Royal Wellington golf course gets $7m facelift
A grand old dame of New Zealand golf is set for a serious makeover
12th December 2010
The venerable Royal Wellington Golf Club at Heretaunga in Upper Hutt is to undergo a $7 million facelift, with course designer Greg Turner and his partner Scott Macpherson entrusted to undertake the project.
Club members officially gave the redevelopment the go ahead today and Turner, who plans being on site by the end of January, hopes a fully renovated 18-hole course will be in use within three years.
It will be the most significant redesign project undertaken by the pair since they joined forces more than three years ago. Former touring pro Turner, who had 13 tournament wins before quitting the playing circuit in 2003, and Macpherson have to date made additions and modifications to Oreti Sands near Invercargill, developed Millbrook West near Queenstown and renovated Harewood in Christchurch, while another project still to be completed is the redevelopment of the Cromwell Golf Club in Central Otago.
Turner describes the latest assignment - which will involve a fully renovated 18-hole course plus nine new, additional holes - as the most challenging of his design career, saying a light hand is needed to ensure Royal Wellington does not lose its special appeal in its parklands-style setting amidst long established trees and streams.
"It would be a braver man than me who would go in and suggest changing that," Turner told NZPA.
"An absolute strength of the property is the established nature of the flora. It's like playing golf in an arboretum really," said Turner, who has just completed a new project at Close House, near Newcastle, the first new course development in Britain in three years.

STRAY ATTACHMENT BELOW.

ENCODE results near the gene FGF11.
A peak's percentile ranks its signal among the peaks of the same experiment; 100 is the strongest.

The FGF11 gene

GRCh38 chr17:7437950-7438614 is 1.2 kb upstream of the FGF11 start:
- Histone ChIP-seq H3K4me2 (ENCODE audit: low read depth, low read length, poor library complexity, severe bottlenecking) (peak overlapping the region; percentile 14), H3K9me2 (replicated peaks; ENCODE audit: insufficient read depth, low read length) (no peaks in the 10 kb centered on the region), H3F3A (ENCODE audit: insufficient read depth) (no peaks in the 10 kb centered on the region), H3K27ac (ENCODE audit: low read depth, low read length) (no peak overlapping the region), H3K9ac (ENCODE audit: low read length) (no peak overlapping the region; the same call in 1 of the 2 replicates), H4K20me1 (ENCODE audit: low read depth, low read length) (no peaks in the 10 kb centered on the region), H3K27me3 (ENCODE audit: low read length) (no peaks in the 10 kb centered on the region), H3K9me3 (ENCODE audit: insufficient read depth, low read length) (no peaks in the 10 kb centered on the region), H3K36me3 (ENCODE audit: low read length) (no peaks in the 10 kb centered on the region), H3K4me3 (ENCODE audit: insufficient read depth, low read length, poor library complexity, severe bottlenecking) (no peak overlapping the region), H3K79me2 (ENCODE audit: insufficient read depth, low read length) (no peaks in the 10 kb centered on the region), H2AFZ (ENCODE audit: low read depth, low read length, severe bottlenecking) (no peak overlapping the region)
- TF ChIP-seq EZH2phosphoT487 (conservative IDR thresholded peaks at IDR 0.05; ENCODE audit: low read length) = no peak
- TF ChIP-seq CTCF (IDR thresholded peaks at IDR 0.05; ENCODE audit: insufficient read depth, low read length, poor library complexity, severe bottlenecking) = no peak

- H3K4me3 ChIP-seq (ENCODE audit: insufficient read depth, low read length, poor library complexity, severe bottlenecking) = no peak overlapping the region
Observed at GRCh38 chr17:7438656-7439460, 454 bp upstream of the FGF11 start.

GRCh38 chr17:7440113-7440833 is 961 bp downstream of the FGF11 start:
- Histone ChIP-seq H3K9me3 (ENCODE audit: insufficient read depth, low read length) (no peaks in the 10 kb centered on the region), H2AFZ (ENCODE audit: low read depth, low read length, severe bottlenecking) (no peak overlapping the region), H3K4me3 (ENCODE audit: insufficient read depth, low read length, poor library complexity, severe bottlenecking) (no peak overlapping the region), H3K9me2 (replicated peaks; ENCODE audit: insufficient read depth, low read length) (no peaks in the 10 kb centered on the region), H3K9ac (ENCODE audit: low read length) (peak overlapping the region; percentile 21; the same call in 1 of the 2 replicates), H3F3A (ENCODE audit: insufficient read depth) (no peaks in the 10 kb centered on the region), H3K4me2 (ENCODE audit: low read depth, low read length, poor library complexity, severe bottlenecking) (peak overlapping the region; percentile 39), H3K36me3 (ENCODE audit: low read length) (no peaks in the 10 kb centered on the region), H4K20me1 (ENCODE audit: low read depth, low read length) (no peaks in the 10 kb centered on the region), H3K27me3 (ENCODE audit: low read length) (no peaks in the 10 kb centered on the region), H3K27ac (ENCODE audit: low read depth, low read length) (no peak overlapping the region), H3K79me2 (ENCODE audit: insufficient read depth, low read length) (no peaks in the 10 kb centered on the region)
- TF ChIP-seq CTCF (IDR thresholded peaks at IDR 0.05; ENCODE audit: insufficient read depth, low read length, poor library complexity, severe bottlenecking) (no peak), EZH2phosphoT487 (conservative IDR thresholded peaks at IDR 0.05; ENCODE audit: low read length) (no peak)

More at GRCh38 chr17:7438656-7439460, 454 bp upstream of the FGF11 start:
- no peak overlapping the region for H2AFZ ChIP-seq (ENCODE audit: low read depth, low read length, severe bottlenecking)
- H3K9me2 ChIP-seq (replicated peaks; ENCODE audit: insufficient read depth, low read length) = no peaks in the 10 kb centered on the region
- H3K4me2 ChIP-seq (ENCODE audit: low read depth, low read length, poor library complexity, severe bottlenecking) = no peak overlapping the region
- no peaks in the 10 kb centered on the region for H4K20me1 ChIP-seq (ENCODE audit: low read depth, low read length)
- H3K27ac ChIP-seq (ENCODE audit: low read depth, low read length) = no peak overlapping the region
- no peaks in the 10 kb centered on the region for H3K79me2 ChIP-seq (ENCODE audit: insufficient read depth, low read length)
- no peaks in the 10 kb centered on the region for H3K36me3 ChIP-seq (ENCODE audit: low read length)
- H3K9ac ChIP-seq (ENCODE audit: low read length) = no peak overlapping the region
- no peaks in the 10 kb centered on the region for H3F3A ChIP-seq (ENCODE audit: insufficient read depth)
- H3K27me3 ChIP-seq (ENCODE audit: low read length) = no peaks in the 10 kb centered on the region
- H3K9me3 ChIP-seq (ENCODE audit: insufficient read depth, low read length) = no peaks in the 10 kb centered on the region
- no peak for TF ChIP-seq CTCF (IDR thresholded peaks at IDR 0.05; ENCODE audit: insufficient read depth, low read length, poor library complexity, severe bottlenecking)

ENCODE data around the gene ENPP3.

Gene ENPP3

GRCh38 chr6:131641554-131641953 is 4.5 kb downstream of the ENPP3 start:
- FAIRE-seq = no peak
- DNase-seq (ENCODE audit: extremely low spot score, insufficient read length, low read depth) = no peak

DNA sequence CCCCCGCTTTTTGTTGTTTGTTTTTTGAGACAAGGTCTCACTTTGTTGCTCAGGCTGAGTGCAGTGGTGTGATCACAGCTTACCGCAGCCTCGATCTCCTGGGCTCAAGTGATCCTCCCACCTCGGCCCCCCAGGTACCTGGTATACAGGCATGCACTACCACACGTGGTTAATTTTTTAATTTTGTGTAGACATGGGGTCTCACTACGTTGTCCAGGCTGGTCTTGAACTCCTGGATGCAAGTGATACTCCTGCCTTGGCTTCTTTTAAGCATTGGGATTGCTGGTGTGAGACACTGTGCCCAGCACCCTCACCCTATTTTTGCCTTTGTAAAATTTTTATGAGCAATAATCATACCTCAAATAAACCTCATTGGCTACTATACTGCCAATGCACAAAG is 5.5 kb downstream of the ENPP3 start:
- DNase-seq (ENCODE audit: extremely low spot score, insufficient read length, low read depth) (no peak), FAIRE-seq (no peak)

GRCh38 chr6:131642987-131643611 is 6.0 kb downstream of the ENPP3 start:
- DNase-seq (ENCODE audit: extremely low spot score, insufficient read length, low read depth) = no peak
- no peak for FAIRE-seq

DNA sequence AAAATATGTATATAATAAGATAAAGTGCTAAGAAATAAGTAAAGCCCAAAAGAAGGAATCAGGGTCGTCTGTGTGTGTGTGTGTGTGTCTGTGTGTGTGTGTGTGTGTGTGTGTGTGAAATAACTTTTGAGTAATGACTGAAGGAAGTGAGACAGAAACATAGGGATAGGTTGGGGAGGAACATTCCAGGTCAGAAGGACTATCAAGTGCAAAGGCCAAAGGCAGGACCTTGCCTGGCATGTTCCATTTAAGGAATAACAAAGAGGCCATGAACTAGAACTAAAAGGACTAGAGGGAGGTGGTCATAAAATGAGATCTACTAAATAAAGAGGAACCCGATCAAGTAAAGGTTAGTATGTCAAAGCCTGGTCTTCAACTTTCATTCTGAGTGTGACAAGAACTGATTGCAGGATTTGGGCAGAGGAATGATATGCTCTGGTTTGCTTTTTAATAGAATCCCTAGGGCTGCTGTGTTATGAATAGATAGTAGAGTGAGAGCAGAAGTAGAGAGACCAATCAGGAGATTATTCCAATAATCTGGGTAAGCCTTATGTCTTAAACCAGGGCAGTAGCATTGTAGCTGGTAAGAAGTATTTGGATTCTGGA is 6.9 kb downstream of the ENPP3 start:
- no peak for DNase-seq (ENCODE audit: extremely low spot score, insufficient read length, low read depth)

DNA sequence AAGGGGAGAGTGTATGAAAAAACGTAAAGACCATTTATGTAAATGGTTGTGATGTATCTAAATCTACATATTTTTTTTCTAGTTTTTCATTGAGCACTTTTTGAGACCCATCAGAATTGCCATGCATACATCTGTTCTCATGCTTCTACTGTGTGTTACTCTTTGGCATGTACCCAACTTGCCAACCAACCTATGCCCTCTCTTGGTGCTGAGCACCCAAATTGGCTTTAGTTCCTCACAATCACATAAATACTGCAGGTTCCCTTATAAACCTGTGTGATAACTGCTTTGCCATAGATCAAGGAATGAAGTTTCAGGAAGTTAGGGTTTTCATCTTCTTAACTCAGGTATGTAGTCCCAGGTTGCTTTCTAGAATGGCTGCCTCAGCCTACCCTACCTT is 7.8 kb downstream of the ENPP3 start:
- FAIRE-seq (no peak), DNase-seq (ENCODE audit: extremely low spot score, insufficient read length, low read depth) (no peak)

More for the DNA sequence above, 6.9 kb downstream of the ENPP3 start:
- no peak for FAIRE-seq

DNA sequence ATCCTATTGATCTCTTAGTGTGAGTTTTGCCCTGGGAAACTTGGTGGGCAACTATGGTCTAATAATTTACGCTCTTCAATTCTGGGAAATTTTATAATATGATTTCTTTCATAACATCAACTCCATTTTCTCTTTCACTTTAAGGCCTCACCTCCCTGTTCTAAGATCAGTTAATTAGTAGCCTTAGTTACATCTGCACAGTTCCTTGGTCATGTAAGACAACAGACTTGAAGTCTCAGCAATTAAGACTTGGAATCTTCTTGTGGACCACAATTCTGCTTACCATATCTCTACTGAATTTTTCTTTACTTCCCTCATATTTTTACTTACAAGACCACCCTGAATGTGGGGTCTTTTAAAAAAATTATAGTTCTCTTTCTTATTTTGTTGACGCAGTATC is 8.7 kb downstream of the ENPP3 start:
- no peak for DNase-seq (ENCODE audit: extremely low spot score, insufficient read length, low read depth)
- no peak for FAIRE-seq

"It is a special place and a special club. But I also think it is fair to say the golf (course) has been considered as adequate rather than exceptional so the opportunity to add exceptional golf into what is an exceptional golfing environment and a club with real history and standing makes this a challenge which is unlike most challenges when you build golf courses."
Turner and his design team want to bring the venue's streams much more into play than they are at present, meaning a big shift in course strategy will be needed by members, who by 2013 will also be confronted by more challenging greens, bunkering and approaches.
Established in 1895, Royal Wellington has been on its present sight since 1906, but hosted the last of its seven New Zealand Open championships 15 years ago.
The pleasant layout nestled beside the Hutt River, stretches just 6450m off the championship tees and has since been overtaken by the advances made in club and ball technology.
"It has not been decided where the final tee positions will be but I'd imagine it will be longer although not significantly longer," Royal Wellington general manager John Gilbert said.
"It is extremely exciting," he said of a project which promises to bring the course into the modern era without detracting from its unique qualities.
"The course needs to be modernised to be a little more challenging in some ways but we want to retain the charm of the course. We don't want to lose any of that," Gilbert said.
Turner promises limited disruptions to Royal Wellington's members while the remedial work is being carried out.
"Existing courses are a little trickier than new projects because of the need to keep golf open. One of the strengths of the plan we have come up with for the club is that at no stage during the process will they be playing on a golf course which is any worse than the one they are playing on today," Turner said.
"Front of mind is making sure we have 18 really good holes open so the club can maintain its current workings throughout the project."MARTIN DAVIDSON - NZPA
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